Home Blog What an Elbow Alone Can Tell You About Strength and Conditioning Program Design (Part 2)

What an Elbow Alone Can Tell You About Strength and Conditioning Program Design (Part 2)

Written on October 9, 2011 at 7:48 am, by Eric Cressey

Today marks Part 2 of this mini-series covering just how much you can learn from looking at an elbow before writing up a strength and conditioning program.  In Part 1, we talked about what can be learned from our first potential scenario, elbow hyperextension.  Today, we’ll focus on the lessons to be learned from three more scenarios.

Full Elbow Extension, Muscular End-Feel – This simply means that you have all your extension and no “empty” end feel; it eases to muscular stretch (of the elbow flexors).

This is probably the most common presentation pattern in the general population, and you can generally expect these folks to respond to need equal amounts of mobility and stability training.  More thorough assessments will give you more information on where to focus your efforts.

Incomplete Elbow Extension, Bony End-Feel – These are, in many cases, guys who did not get full elbow extension back following a surgical procedure.  Or, it may just be someone with bone spurs on the underside of the joint that interferes with elbow extension.

It’s a bold assumption to make, but these individuals are almost always (in my experience) athletes who have profound limitations in other regions, as poor glenohumeral mobility, rotator cuff function, scapular stabilization, thoracic spine mobility, and terrible tissue quality can all contribute to these kind of issues presenting at the elbow.  So, when I see and feel an elbow this “gross,” I usually know that I have my work cut out for me.  Generally, these guys wind up needing a hearty dose of mobility training, soft tissue work, breathing drills, and longer duration static stretching.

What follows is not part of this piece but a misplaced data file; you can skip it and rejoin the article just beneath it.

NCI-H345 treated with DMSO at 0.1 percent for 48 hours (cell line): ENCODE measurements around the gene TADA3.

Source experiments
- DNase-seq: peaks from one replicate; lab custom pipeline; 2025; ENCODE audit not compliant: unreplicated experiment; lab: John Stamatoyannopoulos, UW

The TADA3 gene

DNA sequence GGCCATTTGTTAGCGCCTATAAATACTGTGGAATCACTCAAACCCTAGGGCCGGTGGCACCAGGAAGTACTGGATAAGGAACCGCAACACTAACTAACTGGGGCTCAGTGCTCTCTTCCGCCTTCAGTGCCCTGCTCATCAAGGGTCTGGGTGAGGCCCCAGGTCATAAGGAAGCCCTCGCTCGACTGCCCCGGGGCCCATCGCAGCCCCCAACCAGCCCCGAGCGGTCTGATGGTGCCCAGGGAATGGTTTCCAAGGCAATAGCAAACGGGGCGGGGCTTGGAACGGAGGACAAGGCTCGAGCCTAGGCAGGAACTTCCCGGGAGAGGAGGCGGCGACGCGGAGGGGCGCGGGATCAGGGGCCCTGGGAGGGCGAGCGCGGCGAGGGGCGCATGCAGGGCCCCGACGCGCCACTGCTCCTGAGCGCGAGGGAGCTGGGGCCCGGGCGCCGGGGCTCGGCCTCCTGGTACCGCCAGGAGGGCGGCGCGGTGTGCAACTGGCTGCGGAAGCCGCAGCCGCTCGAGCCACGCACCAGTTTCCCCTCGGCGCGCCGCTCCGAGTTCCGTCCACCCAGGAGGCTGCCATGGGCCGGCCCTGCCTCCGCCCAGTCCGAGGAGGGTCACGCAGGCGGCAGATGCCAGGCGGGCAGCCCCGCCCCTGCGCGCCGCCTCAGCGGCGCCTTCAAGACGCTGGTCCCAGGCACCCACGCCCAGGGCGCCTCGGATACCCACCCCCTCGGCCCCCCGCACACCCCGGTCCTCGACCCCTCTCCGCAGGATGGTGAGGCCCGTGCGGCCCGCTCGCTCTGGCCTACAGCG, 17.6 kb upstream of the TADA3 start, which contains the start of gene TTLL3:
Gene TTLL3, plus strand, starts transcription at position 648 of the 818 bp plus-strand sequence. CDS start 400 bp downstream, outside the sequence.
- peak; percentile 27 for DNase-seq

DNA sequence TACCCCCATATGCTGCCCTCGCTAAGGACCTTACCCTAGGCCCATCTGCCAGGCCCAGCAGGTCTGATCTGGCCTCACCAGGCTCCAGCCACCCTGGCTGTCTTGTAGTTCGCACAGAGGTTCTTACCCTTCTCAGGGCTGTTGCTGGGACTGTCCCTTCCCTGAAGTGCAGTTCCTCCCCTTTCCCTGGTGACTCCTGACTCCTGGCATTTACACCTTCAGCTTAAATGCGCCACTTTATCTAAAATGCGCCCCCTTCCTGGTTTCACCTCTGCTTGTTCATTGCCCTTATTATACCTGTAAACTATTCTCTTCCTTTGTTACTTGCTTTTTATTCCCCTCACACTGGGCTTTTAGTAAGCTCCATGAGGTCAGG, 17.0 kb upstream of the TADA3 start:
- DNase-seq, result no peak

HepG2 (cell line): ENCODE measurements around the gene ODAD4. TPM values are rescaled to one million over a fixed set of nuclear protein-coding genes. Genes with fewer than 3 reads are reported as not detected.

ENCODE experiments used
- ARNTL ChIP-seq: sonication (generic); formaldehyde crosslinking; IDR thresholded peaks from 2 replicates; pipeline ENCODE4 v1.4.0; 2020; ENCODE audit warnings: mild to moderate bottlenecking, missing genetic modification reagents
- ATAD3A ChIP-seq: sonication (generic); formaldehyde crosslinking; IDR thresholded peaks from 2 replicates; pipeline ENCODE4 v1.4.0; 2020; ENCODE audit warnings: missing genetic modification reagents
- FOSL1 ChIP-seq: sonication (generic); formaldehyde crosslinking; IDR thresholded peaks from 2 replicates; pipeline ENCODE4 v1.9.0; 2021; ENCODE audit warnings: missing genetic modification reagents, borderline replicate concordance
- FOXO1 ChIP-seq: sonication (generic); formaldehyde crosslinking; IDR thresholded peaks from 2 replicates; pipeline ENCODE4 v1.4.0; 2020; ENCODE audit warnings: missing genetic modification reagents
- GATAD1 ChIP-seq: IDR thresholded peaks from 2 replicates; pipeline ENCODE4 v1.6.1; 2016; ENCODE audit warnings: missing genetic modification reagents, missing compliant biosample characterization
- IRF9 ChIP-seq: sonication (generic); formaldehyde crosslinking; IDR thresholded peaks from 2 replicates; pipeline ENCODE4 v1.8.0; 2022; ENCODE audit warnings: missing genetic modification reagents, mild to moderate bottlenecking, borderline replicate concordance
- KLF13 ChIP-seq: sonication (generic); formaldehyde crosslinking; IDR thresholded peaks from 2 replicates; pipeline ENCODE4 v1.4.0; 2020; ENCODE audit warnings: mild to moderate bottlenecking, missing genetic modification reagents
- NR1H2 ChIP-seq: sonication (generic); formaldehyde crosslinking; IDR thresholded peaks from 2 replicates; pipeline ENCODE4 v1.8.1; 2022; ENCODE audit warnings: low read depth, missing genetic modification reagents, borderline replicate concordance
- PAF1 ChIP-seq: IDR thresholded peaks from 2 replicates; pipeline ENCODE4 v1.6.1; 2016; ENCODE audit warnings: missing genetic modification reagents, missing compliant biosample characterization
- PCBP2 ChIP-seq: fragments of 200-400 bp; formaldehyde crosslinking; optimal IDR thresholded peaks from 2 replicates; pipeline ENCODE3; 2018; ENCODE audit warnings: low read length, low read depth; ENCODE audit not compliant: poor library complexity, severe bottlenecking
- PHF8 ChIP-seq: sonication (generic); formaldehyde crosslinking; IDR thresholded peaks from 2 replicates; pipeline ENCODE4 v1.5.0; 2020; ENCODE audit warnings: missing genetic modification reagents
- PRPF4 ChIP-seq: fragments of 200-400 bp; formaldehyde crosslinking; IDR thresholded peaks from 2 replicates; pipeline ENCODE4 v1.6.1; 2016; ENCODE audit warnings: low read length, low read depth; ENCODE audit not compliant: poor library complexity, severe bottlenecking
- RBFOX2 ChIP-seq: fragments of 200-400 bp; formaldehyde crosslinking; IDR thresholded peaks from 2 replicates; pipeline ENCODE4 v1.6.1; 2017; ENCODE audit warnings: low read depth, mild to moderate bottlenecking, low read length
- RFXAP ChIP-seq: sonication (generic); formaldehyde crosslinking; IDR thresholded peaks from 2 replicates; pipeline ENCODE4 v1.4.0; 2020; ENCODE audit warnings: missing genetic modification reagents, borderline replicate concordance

That said, with respect to the elbow itself, these guys need to be cognizant of maintaining every little bit they have.  If you’ve got a 10° elbow extension deficit because of bony changes, you can probably get by.  However, if you allow that 10° to become 30° because you pile soft tissue shortness/stiffness on top of it, you could be waiting for some serious problems to come around.  To that end, I always encourage these guys to get routine soft tissue work and plenty of static stretching in to maintain whatever elbow extension they still have.

Incomplete Elbow Extension, Muscular End-Feel – These guys look very much like our previous category, but the end-feel has much more “give” to it; it’s not a “concrete-on-concrete” end-feel.  This is a very good thing, as you know you can work to get it back.  This athlete, for instance, got 15° of elbow extension back in a matter of a few minutes following a Graston treatment with our manual therapist and some follow-up stretching.

I wouldn’t expect him to maintain 100% of those improvements from treatment to treatment, but over the course of 3-4 bouts, he should get to where he needs to be.

Expect to see some of the same things with the rest of the body, as elbow extension deficits rarely occur in isolation.  In throwers, they’re usually accompanied by poor glenohumeral internal rotation on the throwing side, poor hip internal rotation on the front leg, and a host of other stiffness/shortness issues.  In the general population, you see them in people who are locked up all over – especially in people who sit at computers all day long.

That wraps up our look at four elbow presentation patterns and what they may mean for your strength and conditioning programs and corrective exercise approaches.  For more information, check out the Everything Elbow In-Service, an affordably priced 32-minute in-service where half of all proceeds go to charity.

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11 Responses to “What an Elbow Alone Can Tell You About Strength and Conditioning Program Design (Part 2)”

  1. Jason Says: